On March 22nd we held a tasting of two dynamic Austrian wine estates, Geyerhof and Muhr-van der Niepoort, at Jadis Wine Bar in New York. Acclaimed wine critic and writer Stuart Pigott attended and has graciously allowed us to share his review of the event here. Enjoy! New York Wine Diary: Day 5 – The Fragrance of Austria by Stuart Pigott Last night at Jadis wine bar on Rivington Street in the Lower East Side I had a Close Encounter of the Third Kind with the wonderful fragrance that Austrian wine is capable of. I’m not talking about the in-your-face kind of aromas that many so-called Icon Wines from around the globe have – they are often so over-concentrated that they slams into you like rogue waves – much less the kind of overwhelming artificiality that many modern fragrances (for men and for women!) display. No, I’m talking about the aromatic delicacy that is possible in various parts of Austria, particularly with indigenous grape varieties like the white Grüner Veltliner and the red Blaufränkisch (aka Kékfrankos / Lemberger), or well-integrated immigrants like the white Riesling (from Germany) and Sauvignon Blanc (from the Loire in France). Let’s start with tannic red … Continue reading The Fragrance of Austria by Stuart Pigott
Danubia is a border-less wineland situated geographically and philosophically between wine’s contemporary western position and its ancient Eastern origins. The mighty Danube River spans not just geography but also culture and time, defining landscape and the tastes of our Danubian wine loving predecessors. We dub it Danubia: unity through diversity. Nothing else in the world tastes like these wines. From steep terraced limestone vineyards overlooking the Adriatic, to basalt volcanoes whose wines once promised male progeny, to the world’s first classified vineyards where botrytis meets flor, these are the flavors of Danubia. Join us in DANUBIA and meet our fabulous winemakers that will be visiting the US this month: Grand Liquoreux Master Samuel Tinon will be presenting his remarkable Tokaji wines in New York. He will be joined by Skradin winemaker star Alen Bibić and natural wines pioneer Miha Batič, who will also visit Las Vegas, Los Angeles, and San Francisco. For the new Miloš generation, Ivan, Franica, and Josip, this will be their first US trip. They will bring their most respected Plavac wines to Los Angeles, San Diego, Phoenix, Las Vegas, San Francisco, and finally New York. This will be a rare opportunity to armchair travel to Central … Continue reading The winemakers are coming, meet them in Danubia!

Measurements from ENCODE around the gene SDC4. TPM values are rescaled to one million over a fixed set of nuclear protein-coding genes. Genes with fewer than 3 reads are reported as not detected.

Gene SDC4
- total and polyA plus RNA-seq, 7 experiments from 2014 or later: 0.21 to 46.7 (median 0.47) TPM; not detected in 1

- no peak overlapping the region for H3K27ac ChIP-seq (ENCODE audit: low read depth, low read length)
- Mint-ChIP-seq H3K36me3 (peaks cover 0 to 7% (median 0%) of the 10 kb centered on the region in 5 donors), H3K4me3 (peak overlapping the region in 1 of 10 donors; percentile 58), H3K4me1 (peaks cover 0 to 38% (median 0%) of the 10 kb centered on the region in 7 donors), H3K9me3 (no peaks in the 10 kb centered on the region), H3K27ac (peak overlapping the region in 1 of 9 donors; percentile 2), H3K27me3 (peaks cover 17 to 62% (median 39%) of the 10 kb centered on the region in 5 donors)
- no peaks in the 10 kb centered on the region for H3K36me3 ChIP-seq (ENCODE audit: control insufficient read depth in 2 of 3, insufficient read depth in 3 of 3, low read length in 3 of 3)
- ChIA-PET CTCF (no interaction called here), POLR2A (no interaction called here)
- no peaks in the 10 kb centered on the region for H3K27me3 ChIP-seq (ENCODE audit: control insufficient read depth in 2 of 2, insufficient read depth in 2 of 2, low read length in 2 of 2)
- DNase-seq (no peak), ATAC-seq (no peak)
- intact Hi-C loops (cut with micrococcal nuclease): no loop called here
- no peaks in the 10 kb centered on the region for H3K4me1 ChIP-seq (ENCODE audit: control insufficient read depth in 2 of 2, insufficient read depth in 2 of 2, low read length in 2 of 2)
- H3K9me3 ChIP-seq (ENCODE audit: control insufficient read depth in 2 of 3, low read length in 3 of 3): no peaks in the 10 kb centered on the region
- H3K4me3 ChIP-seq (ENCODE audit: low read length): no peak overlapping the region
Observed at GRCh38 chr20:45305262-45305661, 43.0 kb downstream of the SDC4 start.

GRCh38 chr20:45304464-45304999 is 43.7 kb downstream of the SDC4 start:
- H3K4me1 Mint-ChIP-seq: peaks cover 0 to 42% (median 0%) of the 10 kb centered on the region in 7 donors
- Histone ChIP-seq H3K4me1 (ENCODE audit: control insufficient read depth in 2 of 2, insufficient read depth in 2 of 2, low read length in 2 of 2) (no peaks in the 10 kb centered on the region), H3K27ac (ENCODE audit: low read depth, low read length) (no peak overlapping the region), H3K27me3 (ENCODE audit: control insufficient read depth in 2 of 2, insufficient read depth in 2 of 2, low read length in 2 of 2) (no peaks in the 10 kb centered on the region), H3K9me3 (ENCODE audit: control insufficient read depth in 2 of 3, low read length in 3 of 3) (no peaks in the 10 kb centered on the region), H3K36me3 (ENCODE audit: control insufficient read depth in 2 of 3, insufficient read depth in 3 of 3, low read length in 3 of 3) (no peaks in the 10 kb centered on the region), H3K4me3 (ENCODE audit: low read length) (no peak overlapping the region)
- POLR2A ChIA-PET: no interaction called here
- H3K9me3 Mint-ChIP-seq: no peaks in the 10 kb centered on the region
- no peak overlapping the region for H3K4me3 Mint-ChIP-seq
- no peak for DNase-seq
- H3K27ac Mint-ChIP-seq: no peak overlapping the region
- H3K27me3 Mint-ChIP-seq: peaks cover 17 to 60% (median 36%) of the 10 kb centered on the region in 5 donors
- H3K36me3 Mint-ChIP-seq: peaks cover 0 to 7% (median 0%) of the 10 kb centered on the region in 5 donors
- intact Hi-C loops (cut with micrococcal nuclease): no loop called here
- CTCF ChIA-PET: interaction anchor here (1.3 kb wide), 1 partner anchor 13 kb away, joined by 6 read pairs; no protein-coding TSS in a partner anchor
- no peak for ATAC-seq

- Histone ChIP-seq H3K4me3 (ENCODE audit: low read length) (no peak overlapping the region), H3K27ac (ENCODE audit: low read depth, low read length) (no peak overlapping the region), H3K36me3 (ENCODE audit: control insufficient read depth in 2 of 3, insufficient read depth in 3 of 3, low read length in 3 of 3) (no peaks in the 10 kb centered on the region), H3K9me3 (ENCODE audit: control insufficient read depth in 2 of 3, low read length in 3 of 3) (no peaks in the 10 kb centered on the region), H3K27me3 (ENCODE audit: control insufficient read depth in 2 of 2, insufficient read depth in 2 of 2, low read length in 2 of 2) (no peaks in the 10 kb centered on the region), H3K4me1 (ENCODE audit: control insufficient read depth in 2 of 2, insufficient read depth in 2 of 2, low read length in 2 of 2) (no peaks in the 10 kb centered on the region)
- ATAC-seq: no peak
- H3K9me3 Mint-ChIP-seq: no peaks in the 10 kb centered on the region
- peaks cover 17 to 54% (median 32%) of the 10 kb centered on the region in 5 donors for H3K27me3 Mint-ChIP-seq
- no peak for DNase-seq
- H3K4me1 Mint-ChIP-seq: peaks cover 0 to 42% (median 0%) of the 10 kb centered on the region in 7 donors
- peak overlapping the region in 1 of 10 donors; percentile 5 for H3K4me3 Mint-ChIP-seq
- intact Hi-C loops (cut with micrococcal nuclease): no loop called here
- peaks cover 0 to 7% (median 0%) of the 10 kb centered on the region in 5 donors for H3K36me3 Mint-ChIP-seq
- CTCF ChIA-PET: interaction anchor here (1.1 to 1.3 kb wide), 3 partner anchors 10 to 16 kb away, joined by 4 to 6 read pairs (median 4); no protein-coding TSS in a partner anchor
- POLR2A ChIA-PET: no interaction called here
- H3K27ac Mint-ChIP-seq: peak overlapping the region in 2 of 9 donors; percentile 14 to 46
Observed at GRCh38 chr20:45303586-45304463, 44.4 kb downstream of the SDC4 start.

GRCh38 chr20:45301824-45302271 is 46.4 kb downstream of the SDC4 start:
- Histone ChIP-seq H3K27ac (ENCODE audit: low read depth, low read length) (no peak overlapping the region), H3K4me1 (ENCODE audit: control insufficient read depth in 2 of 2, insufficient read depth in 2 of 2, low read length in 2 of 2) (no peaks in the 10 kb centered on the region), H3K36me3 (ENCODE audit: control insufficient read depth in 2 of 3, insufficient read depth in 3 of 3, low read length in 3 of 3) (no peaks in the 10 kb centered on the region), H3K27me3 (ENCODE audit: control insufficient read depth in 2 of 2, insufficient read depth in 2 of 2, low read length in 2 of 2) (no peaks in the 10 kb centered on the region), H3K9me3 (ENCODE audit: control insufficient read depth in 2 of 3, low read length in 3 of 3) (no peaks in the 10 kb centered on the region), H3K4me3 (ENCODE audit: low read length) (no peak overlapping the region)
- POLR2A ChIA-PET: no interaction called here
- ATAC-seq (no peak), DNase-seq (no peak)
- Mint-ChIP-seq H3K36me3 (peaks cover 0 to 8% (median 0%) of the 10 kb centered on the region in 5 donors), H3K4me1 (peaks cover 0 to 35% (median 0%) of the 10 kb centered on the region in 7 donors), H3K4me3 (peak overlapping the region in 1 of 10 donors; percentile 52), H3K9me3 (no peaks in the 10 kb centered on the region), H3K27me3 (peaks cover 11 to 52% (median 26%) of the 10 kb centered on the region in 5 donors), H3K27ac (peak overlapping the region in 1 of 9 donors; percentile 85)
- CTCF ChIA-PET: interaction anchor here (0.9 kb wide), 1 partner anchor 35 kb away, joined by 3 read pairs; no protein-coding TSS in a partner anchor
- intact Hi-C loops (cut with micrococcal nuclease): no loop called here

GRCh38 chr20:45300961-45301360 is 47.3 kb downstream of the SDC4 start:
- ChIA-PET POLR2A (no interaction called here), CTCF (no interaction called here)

With Sherry fest in full swing in NYC , here is an unexpected connection worth sharing. A few months ago at a Wine and Spirits magazine event, I had the pleasure of pouring the 2007 Samuel Tinon Dry Szamorodni for Sherry aficionado and Spanish chef Alex Raij of Basque restaurants Txikito and La Vara. Like dry Sherry, the distinctive character of the Szamorodni is partly derived from a veil of natural yeast—called flor in Spanish—that develops on the surface of the wine as it ages. As a special example of the maligned style of dry Szamorodni, the Tinon spoke to her. In the spring of 2014, it will be paired with a dish Chef Raij will prepare as part of a James Beard House dinner. She also recently added the Tinon to the wine list at La Vara. I find it inspiring that one of New York City’s most discerning Spanish chefs sees connections and harmony between Spanish cuisine and a little known style of Hungarian white wine. Connecting seemingly disparate cultures in this way is good. It enhances their appreciation and hopefully inspires others to see associations that are less than apparent. Tokaji and Sherry are more alike than … Continue reading Culture connections